Drogba, of course, was Mourinho’s talisman in his glory days at Chelsea. He scored nine goals in nine cup finals in eight years, not all under the Special One, but all perhaps inspired by him; and he started it with a League Cup final, in 2005.
Now, Ibrahimovic, with the same ruthless power and determination, has recreated history with his two goals at Wembley, against unlucky Southampton; and it feels, once again, like the start of a new era.
Zlatan was, despite all the excellent play from Claude Puel’s side, the difference in the end, just as Drogba had been so many times before, in blue rather than red; and Zlatan’s bullet header, which clinched victory, took his goal tally to 26 for the season.
“This is what I came for,” he said afterwards. “I came to win, and I am winning. The more I win, the more satisfied I get. You appreciate it more the older you get. Wherever I have gone, I have won. I think this is trophy number 32 for me. This is what I predicted. To many, I could not do it. My friend, I keep doing it...”
Perhaps we should have guessed it would end this way. The Swede had scored four goals in the four domestic cup finals he played for Paris St-Germain, including two in the 2015 Coupe de la Ligue final, against Bastia, and two more in the 2016 Coupe de France final, against Marseille. He also scored, of course, in the Community Shield victory for United, over Leicester, last August.
Now, he has done it again and the only disappointment for United is that they found their Drogba at the age of 35, rather than 25. Even so, there is every opportunity for Mourinho’s side to make this the first of many — for a start, they still have big opportunities in both the FA Cup and Europa League this season — and to recreate the kind of trophy haul that the Special One collected in west London.
One word of caution, however, because the performance, if not the result, suggests Mourinho has still to find the perfect formula, despite taking home the trophy. Yes, United were ruthless, when given opportunities to score, but defensively, at times, they were shocking, against a Southampton team that played with pace and width from the very start and which caused no end of problems.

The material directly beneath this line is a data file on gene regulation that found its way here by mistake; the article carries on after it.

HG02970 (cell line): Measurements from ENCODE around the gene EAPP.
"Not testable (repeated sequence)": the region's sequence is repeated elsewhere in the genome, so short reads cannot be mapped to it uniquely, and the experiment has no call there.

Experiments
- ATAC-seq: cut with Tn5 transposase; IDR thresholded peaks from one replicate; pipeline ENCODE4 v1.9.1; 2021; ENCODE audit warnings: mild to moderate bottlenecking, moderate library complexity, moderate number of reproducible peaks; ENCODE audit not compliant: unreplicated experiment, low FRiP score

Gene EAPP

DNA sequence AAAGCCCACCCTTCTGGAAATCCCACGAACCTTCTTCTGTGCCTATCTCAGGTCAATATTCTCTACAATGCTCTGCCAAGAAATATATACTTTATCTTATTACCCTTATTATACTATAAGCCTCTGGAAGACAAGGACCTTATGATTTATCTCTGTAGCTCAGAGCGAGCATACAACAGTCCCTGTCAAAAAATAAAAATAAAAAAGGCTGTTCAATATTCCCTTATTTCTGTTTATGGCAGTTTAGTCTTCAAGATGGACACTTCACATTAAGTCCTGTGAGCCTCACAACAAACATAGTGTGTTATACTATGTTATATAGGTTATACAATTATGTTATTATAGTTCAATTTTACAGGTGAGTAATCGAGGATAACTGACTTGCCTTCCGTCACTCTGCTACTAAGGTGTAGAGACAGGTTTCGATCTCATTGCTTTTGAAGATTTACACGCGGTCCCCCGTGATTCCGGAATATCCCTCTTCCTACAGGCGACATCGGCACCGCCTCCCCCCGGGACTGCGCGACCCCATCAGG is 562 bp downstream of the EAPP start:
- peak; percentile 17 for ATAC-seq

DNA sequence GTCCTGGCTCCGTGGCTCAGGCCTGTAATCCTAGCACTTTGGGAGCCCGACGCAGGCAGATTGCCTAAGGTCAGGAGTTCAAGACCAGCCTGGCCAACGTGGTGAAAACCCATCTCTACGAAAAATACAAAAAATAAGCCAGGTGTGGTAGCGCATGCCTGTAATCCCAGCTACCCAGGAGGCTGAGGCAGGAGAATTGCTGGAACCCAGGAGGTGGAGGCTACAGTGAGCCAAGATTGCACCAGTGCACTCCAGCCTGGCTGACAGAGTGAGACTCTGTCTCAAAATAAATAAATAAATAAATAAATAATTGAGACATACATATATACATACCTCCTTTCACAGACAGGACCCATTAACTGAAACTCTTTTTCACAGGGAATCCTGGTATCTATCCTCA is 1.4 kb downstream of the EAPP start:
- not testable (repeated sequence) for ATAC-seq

The amount of space United afforded players such as Nathan Redmond, Dusan Tadic, and Manolo Gabbiadini was frightening, with Marcos Rojo, in particular, guilty of mindless and poor-quality defending.
Even at 2-0, they never looked comfortable and Southampton’s recovery to 2-2 was not a surprise. It was well-deserved.
But, of course, all that won’t be remembered. What will be remembered is that this was Mourinho’s first trophy at Manchester United, and perhaps the first of many.
This, remember, was the competition that set him on his way to seven cups in two spells at Chelsea — and so the hope at Old Trafford was always that this Wembley trip would be just the start in a new era for a club finally reinventing itself following the departure of Sir Alex Ferguson.
Mourinho had already won the League Cup three times before kick-off — in 2005, against Liverpool, when he was sent off for taunting Reds fans; in 2007, against Arsenal, and in 2008, against Spurs. Win number four puts him right up there alongside Ferguson and Brian Clough as the most successful manager of all time in the competition, even if he refused to accept the significance of the stat.
“For the club, it is important, for me not so much,” he said. “I am thinking about the club, fans, and players. For me, a victory is always better than a defeat — one more trophy is always better. But I am focused on the club and evolution and no better way to evolve than with a trophy.”
Make no mistake, there is still some evolving to do — and a lot of hard work to go with it — but things are certainly moving in the right direction at United, now they have a winner in charge and a talisman up-front. The most popular chant on the Stretford End, these days, contains the lines: “Woke up this morning feeling fine, I’ve got United on my mind. Jose’s got us playing the way we should — something tells me I’m into something good.”
It looks like the fans have got it right. There could be good times ahead.